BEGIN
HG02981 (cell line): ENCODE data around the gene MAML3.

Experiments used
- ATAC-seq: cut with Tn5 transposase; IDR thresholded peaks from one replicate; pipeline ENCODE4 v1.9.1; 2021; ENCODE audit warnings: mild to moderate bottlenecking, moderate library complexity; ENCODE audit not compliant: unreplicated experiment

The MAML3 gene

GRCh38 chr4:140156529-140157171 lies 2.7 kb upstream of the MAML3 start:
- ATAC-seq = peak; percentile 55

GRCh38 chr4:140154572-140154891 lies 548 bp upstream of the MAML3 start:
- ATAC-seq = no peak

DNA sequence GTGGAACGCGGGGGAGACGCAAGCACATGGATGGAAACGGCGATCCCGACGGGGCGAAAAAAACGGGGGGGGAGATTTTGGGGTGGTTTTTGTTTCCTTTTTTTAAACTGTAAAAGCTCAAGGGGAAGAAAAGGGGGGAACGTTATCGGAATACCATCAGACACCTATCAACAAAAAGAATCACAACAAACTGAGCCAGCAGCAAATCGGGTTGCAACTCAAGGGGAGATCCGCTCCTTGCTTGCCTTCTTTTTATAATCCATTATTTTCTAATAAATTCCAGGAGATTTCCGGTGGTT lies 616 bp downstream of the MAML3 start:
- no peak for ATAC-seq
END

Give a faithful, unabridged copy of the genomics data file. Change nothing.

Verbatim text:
HG02981 (cell line): ENCODE data around the gene MAML3.

Experiments used
- ATAC-seq: cut with Tn5 transposase; IDR thresholded peaks from one replicate; pipeline ENCODE4 v1.9.1; 2021; ENCODE audit warnings: mild to moderate bottlenecking, moderate library complexity; ENCODE audit not compliant: unreplicated experiment

The MAML3 gene

GRCh38 chr4:140156529-140157171 lies 2.7 kb upstream of the MAML3 start:
- ATAC-seq = peak; percentile 55

GRCh38 chr4:140154572-140154891 lies 548 bp upstream of the MAML3 start:
- ATAC-seq = no peak

DNA sequence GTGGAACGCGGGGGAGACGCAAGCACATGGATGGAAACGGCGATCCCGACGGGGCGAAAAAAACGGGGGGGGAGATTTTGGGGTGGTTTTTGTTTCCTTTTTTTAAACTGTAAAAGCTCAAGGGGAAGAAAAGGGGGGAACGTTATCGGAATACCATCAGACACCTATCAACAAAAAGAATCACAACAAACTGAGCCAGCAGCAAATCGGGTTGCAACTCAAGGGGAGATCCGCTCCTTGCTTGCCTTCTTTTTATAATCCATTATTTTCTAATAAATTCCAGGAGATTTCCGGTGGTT lies 616 bp downstream of the MAML3 start:
- no peak for ATAC-seq